James Temperton, WIRED UK
“And don’t forget to download our app!” the lady on reception told my partner and I as we dropped our baby off at the nursery for the first time. I nodded obligingly as we walked out the door. Minutes later,both our phones pinged, informing us that we had been given access to parental accounts that would allow us to monitor our baby. So began a daily ritual of checking in on how many times said baby had pooped.
This story originally appeared on WIRED UK.
This, right here, is technological progress. We can, with just a couple of taps, check how many bowel movements our baby has had and at what time, find out how much of their lunch they have eaten, and when and for how long they have napped. There’s even a chart for tracking the length of their naps over time. It’s both glorious and terrifying.
The app in question, Famly, is the work of an eponymous Copenhagen-based startup, which has to date raised more than £322,000 in seed funding. Famly sits at the more sensible end of an ever growing industry of products and services that aim to quantify our babies. By 2024, the global interactive baby monitor market is expected to top $2.5 billion (£1.93bn). And today, nobody stops with the purchase of a rudimentary baby monitor.
Such is the allure of the quantified baby. When it comes to infants, if you can think of it there’s probably an app or product that lets you monitor and track it. From poops to leaps and breastfeeding to sleeps, it can all be logged, tracked, and analyzed. After all, has a baby really pooped at all if it can’t be viewed as part of a Poop Frequency Trend Chart going back three months? It’s easy to be dismissive, but something more concerning is going on here: the collection of incredibly intimate data about us and our children on an unprecedented scale.
There are posture-tracking giraffes and cuddly lions that check blood oxygen saturation levels; temperature-checking dummies, and even a smart sock that connects to a base station which glows a threatening red when your baby’s heart rate is deemed abnormal (or the sock falls off). This dizzying array of products creates an even more dizzying quantity of data, all of which needs careful scrutiny and analysis. Somewhere, somehow, amongst this soup of data, is the answer to why your newborn will only sleep while attached to your chest. Or not. The problem? Amongst all this data there is very little to be learned.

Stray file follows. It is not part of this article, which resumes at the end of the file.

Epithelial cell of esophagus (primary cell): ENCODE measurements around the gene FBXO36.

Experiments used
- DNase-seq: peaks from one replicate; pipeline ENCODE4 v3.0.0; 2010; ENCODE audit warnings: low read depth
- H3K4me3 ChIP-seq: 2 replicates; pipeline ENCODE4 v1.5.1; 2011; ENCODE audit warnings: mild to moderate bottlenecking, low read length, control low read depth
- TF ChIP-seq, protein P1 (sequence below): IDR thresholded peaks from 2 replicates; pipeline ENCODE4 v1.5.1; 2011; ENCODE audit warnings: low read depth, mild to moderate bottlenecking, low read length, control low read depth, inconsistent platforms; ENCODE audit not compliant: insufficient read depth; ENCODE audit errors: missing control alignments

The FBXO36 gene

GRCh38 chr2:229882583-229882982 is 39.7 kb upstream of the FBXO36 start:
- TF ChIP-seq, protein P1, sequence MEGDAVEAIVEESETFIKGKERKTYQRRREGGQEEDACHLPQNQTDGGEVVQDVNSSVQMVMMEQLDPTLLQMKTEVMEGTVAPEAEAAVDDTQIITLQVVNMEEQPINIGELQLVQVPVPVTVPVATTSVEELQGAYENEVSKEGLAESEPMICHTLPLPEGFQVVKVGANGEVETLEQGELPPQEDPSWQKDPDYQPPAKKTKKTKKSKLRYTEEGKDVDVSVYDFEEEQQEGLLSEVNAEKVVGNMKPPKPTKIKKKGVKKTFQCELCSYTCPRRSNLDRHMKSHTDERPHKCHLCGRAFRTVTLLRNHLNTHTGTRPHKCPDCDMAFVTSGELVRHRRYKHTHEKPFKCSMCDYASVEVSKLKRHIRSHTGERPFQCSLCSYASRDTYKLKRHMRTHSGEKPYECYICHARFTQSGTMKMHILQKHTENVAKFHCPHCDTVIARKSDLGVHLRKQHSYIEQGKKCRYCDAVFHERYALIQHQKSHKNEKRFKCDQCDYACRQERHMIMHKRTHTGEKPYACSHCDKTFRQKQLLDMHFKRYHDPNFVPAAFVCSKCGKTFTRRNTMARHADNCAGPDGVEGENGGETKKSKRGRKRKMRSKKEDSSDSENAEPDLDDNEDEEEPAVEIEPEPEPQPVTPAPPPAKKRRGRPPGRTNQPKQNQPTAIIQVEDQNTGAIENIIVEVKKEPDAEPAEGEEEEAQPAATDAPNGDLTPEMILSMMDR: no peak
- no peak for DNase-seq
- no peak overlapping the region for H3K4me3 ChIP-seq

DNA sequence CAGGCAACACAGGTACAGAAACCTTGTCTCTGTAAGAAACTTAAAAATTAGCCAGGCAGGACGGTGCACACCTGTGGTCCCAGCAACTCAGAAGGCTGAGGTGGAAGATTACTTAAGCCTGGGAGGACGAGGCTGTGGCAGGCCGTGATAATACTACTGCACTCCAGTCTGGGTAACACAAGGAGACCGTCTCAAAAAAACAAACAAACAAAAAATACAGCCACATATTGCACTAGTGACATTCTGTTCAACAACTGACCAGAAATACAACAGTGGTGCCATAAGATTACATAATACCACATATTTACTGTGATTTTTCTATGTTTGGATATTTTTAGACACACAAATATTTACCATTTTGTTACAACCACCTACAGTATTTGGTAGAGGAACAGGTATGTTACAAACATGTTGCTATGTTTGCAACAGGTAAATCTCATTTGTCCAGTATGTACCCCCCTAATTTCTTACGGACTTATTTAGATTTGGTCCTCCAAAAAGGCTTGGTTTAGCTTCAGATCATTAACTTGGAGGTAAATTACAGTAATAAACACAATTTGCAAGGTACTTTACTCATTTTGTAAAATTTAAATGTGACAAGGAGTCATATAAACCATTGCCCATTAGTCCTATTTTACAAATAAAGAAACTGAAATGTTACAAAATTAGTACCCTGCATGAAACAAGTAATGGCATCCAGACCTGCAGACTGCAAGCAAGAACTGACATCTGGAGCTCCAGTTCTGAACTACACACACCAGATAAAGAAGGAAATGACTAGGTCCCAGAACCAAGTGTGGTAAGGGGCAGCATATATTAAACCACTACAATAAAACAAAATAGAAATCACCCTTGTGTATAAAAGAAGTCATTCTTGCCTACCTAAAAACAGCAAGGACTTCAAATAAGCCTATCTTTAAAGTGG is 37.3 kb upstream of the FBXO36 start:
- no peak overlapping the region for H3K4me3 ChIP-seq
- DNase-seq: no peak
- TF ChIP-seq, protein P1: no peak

The idea of the quantified baby isn’t new. But the number of products and services on offer is currently going through a boom phase. When a baby is born, it seems perfectly normal to start inputting data about them into a range of apps. It’s a way of rationalizing something that is, in all its smelly, sleep-deprived brilliance, utterly irrational. At first it’s reassuring, a crutch to aid with the confusion. My partner and I had both become so used to diligently inputting data about our own lives, both personal and professional, that it seemed a logical thing to do. But after months of using an app to track when our baby napped, we came to realize that all that data we were collecting—the length of nap, how easy our baby found it to get to sleep, where they slept, what mood they were in when they woke up—was utterly meaningless.
Case in point: farts. Shortly after our child was born, we spent weeks worrying about abnormal air quality in our bedroom. We had been tipped off to the presence of concerning-sounding volatile organic compounds by a small, rabbit-like creature that lurks in the corner: our feature-packed Arlo Baby. Unlike most baby monitors that merely provide an audio and or video feed of your baby sleeping, the Arlo Baby can also monitor temperature and humidity and even detect levels of methane, hydrogen, carbon monoxide, and ethanol in the air.
After opening and closing windows, changing the position of the monitor and recalibrating it, we were at a loss. Then, from nowhere, a moment of clarity. What if the baby is just really, really gassy? Whatever the case, our baby seemed fine, and we resolved to turn the irksome air quality monitor off. It hasn’t been turned on again since, and neither of us miss the daily abnormal air quality alerts. It was just another meaningless data point. Writing in the British Medial Journal in 2014, David King, a clinical lecturer in pediatrics at the University of Sheffield, argued that data from such devices risked giving parents a “false sense of security.” In this case, it had created a false sense of alarm. Either way, it was more hindrance than help.